Jeep Grand Cherokee SRT8 –

6 Jul 2014 | Author: | Comments Off on Jeep Grand Cherokee SRT8 –
Jeep Cherokee

At A Glance

THERE is no denying that Chrysler’s performance division, Street and Racing Technology (SRT), has in the Jeep Grand Cherokee SRT8 created a machine with the necessary chutzpah to clear the fast lane.

The previous SRT8 used a 6,1-litre V8 naturally aspirated unit to great effect. So, with the second generation, the SRT engineers have decided to stick to the big-capacity formula. Although the application of turbocharging to improve performance and decrease fuel consumption has gained widespread global acceptance, Jeep has decided to stick to the more simplistic (rather American) way of increasing engine capacity, which in turn adds more power and torque.

The result is a capacity of 6,4 litres, 344 kW (up 36 kW) and 624 N.m (up 55 N.m).

During testing, the Jeep rocketed off the line without fuss – assisted by its four-wheel-drive system – and hit 100 km/h in a brisk 5,20 seconds.

The Brembo braking system also showed its worth, with an average stopping time of 3,06 seconds (netting it a good rating), and even managed a best stop of 2,93 seconds.

Once away from the straight-as-an-arrow test strip, we expected the dynamic limits of an almost 2,3-tonne SUV to come to the fore. But we were pleasantly surprised… Select the sport mode on the Selec-Track knob sited below the gearlever, and the Bilstein adaptive dampers firm up. Turn the knob further and the track setting eases the stability control.

In this mode, the SRT8 can be hustled through fast, open turns at a speedy pace. After the initial turn-in, the Jeep quickly settles and then you can read the car’s levels of composure through the suspension feedback and body movement, and your own gyroscope because you sit so high. The only serious flaw is the steering, which most test-team members agreed is too vague and slow.

The boisterous exhaust note, especially when you chase the red line, suits this model, but the powertrain is certainly not on par with BMW or Mercedes-Benz’s V8 engines in terms of flexibility or smoothness. Lastly, when using the paddles to gear down, the engine revs rise lazily, without any automatic throttle blipping.

Although you can venture off-road with the Jeep if you exercise caution – it is a Jeep after all – it is better suited to tar, signified by its masculine stance and 20-inch dark alloy wheels and low-profile tyres.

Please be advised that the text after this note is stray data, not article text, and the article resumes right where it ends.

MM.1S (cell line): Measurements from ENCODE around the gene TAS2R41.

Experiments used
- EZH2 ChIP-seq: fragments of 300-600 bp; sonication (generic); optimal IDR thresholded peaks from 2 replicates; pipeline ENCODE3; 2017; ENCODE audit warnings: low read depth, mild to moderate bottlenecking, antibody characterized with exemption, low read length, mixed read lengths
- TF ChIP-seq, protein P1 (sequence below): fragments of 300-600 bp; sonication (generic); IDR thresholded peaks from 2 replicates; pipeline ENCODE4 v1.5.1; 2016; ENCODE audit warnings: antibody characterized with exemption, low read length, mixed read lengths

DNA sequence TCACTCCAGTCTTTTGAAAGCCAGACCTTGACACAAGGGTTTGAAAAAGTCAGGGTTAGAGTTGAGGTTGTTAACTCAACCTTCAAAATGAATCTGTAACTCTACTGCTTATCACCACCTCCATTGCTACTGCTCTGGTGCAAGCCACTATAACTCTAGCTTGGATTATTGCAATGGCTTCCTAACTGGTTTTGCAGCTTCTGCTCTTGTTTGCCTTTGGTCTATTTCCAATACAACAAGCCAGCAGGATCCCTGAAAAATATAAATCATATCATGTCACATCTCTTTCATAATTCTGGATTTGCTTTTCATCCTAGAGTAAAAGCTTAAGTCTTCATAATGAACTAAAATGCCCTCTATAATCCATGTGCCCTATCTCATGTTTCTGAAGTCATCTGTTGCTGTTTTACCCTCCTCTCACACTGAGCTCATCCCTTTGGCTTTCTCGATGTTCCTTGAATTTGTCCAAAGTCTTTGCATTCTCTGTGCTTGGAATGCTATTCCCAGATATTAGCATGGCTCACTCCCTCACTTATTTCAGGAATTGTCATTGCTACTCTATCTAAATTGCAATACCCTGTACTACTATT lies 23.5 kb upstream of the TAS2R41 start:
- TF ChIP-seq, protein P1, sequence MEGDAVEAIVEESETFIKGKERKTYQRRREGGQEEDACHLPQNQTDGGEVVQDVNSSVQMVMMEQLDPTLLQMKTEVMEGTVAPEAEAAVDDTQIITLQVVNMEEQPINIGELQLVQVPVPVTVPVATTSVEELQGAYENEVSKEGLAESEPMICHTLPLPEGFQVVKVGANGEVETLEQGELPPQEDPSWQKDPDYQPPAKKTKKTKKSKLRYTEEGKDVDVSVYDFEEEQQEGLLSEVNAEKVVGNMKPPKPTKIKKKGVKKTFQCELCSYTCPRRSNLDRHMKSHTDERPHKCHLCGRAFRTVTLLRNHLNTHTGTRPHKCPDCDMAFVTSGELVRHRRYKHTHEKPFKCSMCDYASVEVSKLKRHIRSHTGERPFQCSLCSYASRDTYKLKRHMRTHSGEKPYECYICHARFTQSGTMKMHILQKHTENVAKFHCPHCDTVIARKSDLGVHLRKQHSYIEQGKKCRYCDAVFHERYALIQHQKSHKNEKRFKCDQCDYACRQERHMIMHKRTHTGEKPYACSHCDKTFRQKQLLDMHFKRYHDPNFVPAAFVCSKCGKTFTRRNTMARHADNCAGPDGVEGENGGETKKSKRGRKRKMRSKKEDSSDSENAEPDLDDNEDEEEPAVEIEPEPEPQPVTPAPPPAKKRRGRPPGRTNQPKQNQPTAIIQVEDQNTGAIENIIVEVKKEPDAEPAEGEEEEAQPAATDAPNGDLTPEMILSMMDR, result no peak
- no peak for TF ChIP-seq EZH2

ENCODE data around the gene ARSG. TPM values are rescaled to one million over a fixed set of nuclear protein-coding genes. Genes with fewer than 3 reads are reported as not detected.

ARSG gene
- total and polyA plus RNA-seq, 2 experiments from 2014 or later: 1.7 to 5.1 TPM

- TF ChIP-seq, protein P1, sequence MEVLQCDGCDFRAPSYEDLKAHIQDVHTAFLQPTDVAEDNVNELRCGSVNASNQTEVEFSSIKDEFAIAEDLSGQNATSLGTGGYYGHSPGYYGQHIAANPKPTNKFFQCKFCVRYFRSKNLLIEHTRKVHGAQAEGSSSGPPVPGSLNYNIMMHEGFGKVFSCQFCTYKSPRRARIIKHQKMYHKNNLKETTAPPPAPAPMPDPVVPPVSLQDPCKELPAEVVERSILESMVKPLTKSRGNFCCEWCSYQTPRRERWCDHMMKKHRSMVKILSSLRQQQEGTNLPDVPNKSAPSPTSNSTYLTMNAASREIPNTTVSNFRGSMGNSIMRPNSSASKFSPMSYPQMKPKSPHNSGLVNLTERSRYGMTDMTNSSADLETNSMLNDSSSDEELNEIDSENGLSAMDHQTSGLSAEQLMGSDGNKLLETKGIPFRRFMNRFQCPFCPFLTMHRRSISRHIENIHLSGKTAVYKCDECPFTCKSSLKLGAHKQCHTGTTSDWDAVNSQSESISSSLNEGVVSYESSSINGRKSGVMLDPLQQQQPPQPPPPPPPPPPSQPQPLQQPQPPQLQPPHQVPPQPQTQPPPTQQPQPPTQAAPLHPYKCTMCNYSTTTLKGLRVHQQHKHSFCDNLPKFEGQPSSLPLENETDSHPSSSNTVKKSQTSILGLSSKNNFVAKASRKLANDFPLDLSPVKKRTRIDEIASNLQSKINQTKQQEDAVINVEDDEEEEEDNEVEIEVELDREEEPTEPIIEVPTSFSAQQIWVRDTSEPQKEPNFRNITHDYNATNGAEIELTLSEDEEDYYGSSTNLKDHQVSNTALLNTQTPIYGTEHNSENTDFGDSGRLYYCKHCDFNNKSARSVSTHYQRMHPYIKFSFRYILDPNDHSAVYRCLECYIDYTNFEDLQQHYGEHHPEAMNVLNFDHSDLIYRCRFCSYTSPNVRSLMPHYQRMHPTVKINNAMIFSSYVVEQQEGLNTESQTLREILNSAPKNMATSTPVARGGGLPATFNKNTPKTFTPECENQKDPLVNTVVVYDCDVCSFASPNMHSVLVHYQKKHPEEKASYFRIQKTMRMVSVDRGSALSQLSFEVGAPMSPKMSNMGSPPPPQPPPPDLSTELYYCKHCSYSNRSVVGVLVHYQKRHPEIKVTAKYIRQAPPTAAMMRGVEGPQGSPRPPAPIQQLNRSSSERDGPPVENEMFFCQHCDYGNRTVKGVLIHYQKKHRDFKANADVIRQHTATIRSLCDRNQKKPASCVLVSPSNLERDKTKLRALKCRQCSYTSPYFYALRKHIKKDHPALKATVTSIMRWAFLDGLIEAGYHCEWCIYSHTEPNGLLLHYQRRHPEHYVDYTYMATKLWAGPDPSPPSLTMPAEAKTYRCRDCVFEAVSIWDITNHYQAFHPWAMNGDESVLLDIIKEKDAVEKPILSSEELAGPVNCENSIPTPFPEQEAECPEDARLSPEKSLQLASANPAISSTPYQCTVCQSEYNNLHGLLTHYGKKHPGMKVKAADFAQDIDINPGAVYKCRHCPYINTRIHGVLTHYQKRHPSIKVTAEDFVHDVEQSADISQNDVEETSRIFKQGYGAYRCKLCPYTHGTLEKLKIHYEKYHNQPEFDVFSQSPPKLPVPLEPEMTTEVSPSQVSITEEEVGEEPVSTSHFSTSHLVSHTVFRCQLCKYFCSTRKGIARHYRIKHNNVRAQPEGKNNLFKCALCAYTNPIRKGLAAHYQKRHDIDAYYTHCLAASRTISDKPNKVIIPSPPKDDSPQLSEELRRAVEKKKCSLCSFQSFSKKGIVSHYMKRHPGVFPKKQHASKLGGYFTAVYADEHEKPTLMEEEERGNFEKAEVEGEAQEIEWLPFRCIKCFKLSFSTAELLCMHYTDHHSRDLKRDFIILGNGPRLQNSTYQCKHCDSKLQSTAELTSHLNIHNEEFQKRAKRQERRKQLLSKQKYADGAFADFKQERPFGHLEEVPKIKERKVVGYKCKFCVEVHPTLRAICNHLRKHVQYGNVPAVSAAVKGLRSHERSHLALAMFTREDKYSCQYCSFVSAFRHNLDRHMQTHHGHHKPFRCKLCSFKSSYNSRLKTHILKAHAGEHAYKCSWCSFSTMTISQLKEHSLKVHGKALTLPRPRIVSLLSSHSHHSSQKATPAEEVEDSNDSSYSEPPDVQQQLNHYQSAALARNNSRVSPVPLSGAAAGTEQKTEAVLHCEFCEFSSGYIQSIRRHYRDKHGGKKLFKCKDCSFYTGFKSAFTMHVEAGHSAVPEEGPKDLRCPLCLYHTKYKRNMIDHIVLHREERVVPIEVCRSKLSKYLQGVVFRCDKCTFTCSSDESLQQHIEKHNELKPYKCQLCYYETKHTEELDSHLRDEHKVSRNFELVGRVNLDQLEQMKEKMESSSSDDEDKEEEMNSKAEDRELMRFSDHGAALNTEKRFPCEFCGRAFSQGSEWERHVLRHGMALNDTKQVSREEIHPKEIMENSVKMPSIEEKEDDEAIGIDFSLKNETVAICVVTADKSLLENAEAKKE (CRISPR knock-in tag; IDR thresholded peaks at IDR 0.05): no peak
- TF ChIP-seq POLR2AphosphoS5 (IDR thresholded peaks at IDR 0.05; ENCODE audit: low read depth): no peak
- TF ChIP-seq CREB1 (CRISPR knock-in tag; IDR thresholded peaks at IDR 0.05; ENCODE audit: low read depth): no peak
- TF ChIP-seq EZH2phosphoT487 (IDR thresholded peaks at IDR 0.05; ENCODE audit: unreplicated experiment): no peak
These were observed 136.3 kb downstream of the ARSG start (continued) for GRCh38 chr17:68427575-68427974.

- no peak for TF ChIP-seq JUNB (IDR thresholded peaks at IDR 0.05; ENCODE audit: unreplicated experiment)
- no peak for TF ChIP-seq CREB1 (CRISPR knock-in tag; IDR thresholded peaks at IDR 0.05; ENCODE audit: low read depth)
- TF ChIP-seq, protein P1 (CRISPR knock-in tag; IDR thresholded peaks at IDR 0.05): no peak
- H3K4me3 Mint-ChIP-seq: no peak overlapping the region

Jeep Cherokee

The now signature seven-slot grille is accompanied by LED daytime running lights, while the fang-like chrome inserts on the deep airdam, prominent wheelarches, large exhaust pipes and roof spoiler leave no doubt about its performance potential.

Step inside and the sporty theme continues, with carbon-fibre inserts on the facia and doors, and comfy, generously bolstered, climatised seats. Jeep has not been shy with standard specification, either; such items as adaptive cruise control, a rear-view camera, collision and lane-departure warning and a 19-speaker Harman Kardon audio system don’t cost an extra cent.

The infotainment system, although not as clear or classy as the newer version we experienced in the Chrysler 300C SRT8 (see road test January 2013), is easy to use and offers a number of interesting performance-related features. This system is supplemented by another screen between the speedometer and rev counter that provides info on tyre pressures, 0-100 km/h acceleration times and a digital speedometer. We found that the acceleration timer is a tad enthusiastic; the times are about 0,3 seconds faster than the Vbox-verified times.

The rear seats can accommodate three adults thanks to ample room for knees, elbows and heads. Fold the bench flat and the SRT8 will swallow up to 1 352 dm3.

The Jeep Grand Cherokee SRT8 demands respect because it offers the performance – and handling if the road allows – to match its antagonistic appearance. It’s also R500 000-plus cheaper than the BMW X5M and Mercedes-Benz’s ML63 AMG. Yes, you notice the difference in terms of technology, performance and quality. But, at R820 000, value for money is a given.

Just remember to budget for fuel.

Jeep Cherokee

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